For the past two years, OurBlook.com has been conducting interviews with top experts in journalism and media about the future of journalism. In my previous post for MediaShift, I offered a collection of views about where the industry and profession is headed.
We recently began asking interviewees to outline what they see as the role and skillset of the journalist. Overall, experts agreed that the future journalist will be:
- A multitasker, juggling various responsibilities and roles, many which may have nothing to do with “traditional” journalism.
- Technologically savvy, having at least a basic understanding of programming, web tools, and web culture.
- A gatekeeper for a particular beat, directing readers to the most current and trustworthy news, regardless of who wrote it or where it’s housed.
- A versatile storyteller, who knows how to present a story online in various formats.
- A brand and a community manager, who cultivates a constant and interactive conversation with their readership.
Speaking at the journalism conference jointly organised by the University of Westminster and the British Journalism Review, Esra Arsan, Assistant Professor of the Faculty of Communications at Istanbul Bilgi University, said Turkish newspapers were adapting with a range of imaginative ideas.
If activists want to practice journalism, shouldn?t we hold their work to a rigorous journalistic standard?
?Hey Congressman Moran? Jason Mattera, from Virgina, actually, big fan. The 12th district of Virginia.?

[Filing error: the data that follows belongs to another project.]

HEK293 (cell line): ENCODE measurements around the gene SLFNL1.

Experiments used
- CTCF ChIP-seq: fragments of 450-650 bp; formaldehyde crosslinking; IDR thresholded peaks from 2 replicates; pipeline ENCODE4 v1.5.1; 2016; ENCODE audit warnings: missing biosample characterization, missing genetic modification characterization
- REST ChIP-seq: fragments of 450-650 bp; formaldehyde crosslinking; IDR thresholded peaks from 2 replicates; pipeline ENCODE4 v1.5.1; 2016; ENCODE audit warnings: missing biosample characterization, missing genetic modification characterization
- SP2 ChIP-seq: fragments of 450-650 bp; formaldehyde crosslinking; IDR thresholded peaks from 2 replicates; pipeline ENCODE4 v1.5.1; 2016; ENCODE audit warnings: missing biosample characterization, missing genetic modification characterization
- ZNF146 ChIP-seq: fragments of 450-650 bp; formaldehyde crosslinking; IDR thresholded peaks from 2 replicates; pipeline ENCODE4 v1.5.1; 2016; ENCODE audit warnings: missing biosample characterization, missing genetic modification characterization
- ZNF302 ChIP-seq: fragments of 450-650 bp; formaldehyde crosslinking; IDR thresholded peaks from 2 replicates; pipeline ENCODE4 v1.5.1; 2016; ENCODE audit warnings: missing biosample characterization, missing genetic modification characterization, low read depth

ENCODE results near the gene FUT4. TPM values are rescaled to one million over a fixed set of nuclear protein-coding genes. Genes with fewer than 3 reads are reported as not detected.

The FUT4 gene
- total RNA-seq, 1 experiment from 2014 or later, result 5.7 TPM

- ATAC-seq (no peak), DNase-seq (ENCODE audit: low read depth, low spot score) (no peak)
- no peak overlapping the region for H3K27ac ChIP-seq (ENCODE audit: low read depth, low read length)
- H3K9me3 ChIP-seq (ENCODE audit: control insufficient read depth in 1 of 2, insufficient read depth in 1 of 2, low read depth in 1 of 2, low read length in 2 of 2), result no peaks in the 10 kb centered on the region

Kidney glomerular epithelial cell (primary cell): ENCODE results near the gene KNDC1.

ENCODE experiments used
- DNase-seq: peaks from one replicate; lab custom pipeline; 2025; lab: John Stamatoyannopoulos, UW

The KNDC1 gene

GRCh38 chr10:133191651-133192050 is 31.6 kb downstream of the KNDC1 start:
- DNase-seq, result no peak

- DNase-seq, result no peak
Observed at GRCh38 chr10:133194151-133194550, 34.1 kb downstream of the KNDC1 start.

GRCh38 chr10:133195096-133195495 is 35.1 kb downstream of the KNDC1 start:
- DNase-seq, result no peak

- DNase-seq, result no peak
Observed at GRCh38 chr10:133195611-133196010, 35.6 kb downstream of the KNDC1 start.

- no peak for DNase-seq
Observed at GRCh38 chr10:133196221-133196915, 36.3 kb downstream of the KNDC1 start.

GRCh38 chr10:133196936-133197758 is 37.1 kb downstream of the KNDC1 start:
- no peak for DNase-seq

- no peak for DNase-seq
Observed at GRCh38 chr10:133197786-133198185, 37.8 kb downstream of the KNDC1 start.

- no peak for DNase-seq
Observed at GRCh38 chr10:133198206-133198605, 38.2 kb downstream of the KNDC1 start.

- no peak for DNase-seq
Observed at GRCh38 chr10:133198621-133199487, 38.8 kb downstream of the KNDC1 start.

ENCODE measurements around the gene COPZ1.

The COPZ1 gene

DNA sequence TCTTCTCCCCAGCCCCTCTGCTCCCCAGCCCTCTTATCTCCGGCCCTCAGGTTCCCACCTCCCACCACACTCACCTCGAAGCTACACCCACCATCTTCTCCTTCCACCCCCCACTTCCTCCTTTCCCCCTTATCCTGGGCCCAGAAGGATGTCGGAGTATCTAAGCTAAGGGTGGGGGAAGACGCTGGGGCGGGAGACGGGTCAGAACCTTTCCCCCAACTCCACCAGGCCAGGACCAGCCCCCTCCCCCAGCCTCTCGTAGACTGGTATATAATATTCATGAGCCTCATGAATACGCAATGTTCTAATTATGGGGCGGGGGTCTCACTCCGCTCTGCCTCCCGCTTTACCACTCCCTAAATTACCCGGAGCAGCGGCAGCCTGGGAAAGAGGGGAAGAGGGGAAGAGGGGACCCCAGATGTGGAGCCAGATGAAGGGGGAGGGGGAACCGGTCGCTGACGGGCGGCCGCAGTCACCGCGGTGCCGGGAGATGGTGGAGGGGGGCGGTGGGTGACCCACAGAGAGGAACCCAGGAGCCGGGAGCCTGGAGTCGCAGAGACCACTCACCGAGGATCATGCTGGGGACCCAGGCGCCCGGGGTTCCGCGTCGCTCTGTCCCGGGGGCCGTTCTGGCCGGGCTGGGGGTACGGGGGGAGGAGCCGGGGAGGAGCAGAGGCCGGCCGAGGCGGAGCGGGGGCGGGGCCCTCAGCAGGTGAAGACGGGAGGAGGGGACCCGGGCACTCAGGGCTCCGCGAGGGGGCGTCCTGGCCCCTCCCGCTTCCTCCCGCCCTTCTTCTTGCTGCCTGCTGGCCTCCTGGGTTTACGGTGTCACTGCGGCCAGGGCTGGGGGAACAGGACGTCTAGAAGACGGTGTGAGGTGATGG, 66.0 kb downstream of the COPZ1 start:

John Paton, chief executive of the Journal Register Company, is attempting to focus his company’s journals on being “digital first, print last,” the Guardian reports. Last April, Paton founded the Ben Franklin Project, which attempts to involve a wider community with the newspaper by using “free and open web tools.” Two of Paton’s journals were given the challenge of engaging the community in the process of news-gathering using online tools. And the results of Paton’s experiment definitely showed promise.
Both the Wall Street Journal and New York Times published shocking stories this morning about a new Army report that found ?remains in more than 200 graves at Arlington National Cemetery may be incorrectly identified,? and that the ?U.S. Army forced out the top two officials at Arlington National Cemetery ? after a seven-month investigation uncovered widespread mismanagement of the military?s most hallowed burial ground.? The report came out after hundreds of discrepancies had been found between the graves within the cemetery and the records that purported to detail what bodies lay within them.